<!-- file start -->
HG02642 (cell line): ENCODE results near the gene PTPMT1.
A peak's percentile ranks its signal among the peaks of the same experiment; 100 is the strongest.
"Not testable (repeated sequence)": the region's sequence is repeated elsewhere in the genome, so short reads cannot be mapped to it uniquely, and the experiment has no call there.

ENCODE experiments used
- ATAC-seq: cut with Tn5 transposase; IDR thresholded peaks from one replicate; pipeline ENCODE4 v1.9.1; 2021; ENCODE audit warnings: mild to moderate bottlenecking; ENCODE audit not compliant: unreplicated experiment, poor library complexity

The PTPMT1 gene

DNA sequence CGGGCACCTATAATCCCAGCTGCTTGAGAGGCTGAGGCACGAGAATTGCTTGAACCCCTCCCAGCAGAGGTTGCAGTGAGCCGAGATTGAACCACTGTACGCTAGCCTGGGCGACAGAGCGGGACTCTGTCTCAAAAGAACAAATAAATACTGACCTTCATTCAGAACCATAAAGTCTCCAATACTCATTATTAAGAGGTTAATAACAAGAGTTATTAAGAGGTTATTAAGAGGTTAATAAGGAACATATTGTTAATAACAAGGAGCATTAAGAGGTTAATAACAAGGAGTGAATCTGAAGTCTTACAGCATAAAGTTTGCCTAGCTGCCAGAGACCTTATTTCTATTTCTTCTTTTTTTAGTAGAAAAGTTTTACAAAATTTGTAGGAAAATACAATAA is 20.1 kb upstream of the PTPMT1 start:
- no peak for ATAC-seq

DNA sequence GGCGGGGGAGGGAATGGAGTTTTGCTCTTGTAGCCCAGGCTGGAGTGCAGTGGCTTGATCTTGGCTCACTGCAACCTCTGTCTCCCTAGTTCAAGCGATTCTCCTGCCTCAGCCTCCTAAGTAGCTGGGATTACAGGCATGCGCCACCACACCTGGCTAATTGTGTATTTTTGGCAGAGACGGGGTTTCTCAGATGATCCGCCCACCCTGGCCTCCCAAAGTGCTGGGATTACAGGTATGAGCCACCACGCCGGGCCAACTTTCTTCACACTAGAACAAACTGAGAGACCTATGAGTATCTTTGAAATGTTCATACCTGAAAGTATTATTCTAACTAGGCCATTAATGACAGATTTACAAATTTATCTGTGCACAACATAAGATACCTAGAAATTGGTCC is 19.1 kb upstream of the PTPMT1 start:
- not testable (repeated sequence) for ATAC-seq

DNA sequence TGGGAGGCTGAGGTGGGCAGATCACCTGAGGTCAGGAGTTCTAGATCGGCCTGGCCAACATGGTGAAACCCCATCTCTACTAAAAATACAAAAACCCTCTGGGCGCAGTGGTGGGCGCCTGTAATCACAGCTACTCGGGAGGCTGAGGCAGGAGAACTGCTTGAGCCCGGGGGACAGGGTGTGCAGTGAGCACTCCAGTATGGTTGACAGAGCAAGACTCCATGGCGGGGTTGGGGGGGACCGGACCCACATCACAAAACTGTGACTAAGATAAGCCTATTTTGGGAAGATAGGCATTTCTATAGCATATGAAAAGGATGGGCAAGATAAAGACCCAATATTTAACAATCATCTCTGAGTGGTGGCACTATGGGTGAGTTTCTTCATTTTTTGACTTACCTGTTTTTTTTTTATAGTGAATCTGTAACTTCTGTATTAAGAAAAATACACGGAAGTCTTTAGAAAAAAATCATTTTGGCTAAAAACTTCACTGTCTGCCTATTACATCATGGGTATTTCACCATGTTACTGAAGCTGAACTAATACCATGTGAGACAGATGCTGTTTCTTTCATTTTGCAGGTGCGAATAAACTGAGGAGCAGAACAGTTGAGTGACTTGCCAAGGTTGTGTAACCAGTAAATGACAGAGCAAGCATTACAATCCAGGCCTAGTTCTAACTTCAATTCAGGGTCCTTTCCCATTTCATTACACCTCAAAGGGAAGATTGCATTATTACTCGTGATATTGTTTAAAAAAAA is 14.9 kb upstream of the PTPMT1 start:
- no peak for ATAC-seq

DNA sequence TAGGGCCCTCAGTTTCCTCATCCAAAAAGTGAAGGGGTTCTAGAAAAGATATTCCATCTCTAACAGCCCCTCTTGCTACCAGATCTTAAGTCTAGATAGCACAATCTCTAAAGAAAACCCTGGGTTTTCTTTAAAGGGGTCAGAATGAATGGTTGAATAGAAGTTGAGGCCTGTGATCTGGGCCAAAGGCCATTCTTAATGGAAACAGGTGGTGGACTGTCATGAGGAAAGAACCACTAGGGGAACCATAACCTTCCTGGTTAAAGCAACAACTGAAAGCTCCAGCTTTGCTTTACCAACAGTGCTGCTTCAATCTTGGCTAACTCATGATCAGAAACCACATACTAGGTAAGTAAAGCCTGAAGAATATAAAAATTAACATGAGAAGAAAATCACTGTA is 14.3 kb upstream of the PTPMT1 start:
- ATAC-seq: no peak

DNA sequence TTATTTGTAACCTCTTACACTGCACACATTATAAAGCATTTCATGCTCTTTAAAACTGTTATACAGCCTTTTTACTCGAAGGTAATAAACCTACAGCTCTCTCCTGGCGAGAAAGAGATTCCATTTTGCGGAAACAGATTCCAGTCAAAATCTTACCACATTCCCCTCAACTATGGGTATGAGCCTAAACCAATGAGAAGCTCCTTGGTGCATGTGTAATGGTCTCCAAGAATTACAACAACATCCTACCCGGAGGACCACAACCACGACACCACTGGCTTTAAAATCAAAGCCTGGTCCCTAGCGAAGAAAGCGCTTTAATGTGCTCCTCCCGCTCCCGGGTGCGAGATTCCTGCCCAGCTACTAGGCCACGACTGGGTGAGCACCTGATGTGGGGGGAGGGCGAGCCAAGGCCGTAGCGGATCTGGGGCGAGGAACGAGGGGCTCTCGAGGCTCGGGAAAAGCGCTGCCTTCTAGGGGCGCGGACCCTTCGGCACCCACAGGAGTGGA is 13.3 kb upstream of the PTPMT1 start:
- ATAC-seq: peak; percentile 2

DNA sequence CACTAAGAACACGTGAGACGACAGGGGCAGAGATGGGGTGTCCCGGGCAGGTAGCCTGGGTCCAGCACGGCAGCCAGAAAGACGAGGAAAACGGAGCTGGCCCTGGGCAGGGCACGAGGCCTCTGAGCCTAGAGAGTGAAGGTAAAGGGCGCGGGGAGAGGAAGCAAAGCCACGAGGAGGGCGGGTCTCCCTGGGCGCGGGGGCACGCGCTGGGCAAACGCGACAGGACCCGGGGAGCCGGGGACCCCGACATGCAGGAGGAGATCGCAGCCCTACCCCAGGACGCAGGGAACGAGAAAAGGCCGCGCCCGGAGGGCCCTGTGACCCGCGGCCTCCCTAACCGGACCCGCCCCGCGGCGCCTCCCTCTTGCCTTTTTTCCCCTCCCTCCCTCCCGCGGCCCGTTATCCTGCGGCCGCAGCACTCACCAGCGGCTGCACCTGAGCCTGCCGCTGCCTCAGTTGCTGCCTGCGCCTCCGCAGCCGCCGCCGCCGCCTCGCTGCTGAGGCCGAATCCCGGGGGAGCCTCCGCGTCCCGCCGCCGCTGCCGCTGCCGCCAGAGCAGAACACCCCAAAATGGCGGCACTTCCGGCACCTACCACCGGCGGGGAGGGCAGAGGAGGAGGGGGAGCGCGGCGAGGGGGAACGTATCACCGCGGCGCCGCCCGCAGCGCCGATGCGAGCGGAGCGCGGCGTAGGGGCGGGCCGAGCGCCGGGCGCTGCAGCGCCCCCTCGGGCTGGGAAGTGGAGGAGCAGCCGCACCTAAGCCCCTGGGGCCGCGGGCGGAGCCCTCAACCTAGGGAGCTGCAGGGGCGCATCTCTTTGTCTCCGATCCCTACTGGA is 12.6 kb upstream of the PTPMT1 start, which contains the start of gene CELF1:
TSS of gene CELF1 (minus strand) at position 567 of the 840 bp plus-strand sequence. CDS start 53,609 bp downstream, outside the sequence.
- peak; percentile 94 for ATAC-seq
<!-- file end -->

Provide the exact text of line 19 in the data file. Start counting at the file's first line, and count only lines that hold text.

- peak; percentile 94 for ATAC-seq